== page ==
An executive leadership role is often seen as the highest point someone can reach in their career. However, all professional roles have their ups and downs, even those at or near the top. Any number of situations could force reevaluation of your current career path, from shake-ups to prolonged complacency.

Consider the three F’s of your executive career: fight, flight or freeze, and when each might be the appropriate course of action.


Sometimes the easiest (and most comfortable) is to freeze, or remain in place for the near-term. This likely is the best option if your paycheck supports you sufficiently, you enjoy most aspects of your job, you wish to gain more experience or for any other legitimate reason.

However, staying in place does not mean you should halt future planning efforts. You should pencil in a date in which you will reevaluate your situation; perhaps you make a different decision at that point in time. Please, do not get complacent. On a regular basis, take the time to review your professional life and update your resume. This will expedite a future executive search and ensure you do not miss out on a potential dream job!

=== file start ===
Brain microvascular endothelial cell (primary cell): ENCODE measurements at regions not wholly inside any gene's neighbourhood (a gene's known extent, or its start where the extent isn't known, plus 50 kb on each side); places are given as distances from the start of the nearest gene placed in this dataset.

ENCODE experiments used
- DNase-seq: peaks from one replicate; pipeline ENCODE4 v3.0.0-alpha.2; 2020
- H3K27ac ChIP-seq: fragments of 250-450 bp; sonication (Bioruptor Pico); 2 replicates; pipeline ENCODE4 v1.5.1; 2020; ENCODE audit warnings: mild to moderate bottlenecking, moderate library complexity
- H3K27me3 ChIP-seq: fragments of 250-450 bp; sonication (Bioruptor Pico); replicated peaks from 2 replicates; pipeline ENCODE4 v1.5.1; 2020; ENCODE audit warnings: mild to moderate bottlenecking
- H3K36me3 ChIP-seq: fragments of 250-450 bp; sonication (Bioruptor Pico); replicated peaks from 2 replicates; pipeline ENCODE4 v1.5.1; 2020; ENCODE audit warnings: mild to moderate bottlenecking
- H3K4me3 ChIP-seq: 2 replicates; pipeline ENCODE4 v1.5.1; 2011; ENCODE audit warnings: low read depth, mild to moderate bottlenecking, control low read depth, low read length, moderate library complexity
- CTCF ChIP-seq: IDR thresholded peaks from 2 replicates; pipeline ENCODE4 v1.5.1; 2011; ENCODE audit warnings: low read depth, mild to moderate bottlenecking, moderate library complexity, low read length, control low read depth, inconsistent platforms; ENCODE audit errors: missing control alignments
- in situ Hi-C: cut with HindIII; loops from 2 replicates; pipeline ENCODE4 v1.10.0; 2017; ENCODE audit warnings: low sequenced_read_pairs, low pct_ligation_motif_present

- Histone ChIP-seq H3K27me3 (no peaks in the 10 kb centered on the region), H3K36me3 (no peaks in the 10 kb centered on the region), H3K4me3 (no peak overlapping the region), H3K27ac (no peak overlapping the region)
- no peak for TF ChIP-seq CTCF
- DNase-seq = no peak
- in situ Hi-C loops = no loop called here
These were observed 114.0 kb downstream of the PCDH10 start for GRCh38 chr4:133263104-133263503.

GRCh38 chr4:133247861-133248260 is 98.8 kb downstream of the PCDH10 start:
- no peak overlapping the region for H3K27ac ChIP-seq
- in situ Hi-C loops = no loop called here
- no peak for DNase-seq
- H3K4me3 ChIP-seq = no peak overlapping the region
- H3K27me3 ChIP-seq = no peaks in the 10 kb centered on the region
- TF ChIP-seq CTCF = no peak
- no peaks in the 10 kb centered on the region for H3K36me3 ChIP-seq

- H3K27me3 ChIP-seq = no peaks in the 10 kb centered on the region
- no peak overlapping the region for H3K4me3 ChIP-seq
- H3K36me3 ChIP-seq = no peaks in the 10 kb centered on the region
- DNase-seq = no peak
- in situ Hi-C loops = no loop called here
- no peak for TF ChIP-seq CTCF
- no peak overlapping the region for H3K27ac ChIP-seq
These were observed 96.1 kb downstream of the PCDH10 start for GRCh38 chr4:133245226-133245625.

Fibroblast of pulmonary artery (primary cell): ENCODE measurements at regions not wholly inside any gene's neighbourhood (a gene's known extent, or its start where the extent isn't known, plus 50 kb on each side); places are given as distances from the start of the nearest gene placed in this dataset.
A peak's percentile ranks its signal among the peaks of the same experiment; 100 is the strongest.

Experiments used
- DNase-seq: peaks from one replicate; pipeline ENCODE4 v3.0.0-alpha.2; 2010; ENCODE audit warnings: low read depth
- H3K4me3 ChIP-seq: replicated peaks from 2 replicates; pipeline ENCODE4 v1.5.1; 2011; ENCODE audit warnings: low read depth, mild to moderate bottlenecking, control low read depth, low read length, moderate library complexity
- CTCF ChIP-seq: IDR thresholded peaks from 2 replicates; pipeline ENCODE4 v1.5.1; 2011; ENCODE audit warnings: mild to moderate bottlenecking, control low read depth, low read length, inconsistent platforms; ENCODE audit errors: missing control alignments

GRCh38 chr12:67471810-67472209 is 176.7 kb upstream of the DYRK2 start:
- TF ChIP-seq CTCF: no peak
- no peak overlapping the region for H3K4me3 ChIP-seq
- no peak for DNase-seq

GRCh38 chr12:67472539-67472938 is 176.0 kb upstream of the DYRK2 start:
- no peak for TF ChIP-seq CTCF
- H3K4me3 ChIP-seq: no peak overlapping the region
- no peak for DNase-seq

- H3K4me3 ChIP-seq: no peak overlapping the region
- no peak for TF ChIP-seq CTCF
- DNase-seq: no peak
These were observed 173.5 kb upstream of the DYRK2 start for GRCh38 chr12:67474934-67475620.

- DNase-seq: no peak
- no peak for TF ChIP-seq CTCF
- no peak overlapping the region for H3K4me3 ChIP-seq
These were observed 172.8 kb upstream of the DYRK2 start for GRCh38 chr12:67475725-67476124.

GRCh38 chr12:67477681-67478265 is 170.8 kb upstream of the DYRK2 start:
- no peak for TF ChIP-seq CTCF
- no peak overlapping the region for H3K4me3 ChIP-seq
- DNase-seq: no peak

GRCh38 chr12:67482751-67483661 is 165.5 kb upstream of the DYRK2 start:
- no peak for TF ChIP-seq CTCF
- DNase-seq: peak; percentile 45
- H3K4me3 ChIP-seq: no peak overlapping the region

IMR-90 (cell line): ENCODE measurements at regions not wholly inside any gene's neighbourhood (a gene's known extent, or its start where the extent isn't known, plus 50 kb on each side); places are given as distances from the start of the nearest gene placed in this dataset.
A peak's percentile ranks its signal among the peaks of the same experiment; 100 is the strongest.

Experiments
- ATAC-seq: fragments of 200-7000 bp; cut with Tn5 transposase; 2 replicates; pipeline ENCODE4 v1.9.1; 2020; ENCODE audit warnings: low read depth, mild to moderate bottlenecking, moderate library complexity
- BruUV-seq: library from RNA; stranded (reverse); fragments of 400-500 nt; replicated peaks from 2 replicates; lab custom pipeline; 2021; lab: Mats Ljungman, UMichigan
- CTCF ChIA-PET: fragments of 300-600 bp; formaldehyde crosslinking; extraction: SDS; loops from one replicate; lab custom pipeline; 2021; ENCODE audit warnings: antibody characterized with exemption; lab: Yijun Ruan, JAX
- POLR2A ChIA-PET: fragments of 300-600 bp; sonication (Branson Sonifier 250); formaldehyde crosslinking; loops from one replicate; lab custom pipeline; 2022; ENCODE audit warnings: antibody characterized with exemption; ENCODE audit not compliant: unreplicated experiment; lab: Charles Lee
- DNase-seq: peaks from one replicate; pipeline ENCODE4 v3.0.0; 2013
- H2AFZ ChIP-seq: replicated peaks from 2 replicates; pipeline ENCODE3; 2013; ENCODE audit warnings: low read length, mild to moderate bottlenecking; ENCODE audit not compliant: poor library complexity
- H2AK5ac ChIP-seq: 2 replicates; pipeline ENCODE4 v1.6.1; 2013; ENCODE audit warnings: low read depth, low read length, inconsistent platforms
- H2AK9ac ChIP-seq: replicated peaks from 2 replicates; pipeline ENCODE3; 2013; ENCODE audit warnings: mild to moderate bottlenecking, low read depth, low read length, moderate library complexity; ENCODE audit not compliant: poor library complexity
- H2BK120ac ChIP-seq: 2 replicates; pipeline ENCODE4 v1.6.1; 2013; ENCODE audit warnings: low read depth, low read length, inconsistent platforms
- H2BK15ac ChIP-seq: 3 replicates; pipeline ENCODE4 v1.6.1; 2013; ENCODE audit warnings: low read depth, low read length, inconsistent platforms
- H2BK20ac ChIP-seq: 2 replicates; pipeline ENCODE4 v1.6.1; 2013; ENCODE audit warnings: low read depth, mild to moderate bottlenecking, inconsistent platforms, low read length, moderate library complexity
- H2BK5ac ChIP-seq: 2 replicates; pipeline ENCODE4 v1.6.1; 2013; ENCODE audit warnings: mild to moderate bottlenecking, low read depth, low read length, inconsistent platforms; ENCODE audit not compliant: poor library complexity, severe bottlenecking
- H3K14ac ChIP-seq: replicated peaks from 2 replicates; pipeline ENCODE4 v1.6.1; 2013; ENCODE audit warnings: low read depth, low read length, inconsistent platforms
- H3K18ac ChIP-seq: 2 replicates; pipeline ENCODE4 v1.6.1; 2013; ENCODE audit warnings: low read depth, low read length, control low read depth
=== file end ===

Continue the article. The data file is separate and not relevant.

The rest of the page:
The leadership environment for executives is dynamic; this can cause an executive’s career outlook to quickly change. No matter your industry, it is a good idea to confirm and/or adjust your executive career path periodically to remain on your long-term goal trajectory.


One option is to stay in your current position but compete (or “fight”) for better opportunities. This can include asking for any number of items: a salary increase, additional responsibilities, cross-functional assignment to a different department, and other helpful options to improve your situation. You may like your job but find yourself overwhelmed by the sheer volume of tasks that belong to you. Reallocation or distribution of some of your responsibilities to others is likely a viable solution.

Of course, you will prove yourself through your actions. Stand ready to defend your position when pressed by senior leadership. Choose to fight if you still enjoy your job and see potential for advancement and opportunities at your current firm.


There are other occasions when leaving your current situation is the best option. Examples include: your existing job is taking a negative toll on your health, you are enduring abuse, your career is at a dead end and your requests for a raise have been denied. In these cases, you likely should move your career in a new direction (and do it soon).

Never quit your current job before finding a new one; it is several times easier to earn a new offer while employed. Executive recruiters are excellent partners in this search process. Their role is to connect you with companies in need of top management.

However, if you believe the decision to start looking for a new job is the right one for you, an executive recruiter is a great resource to meet your long term career goals.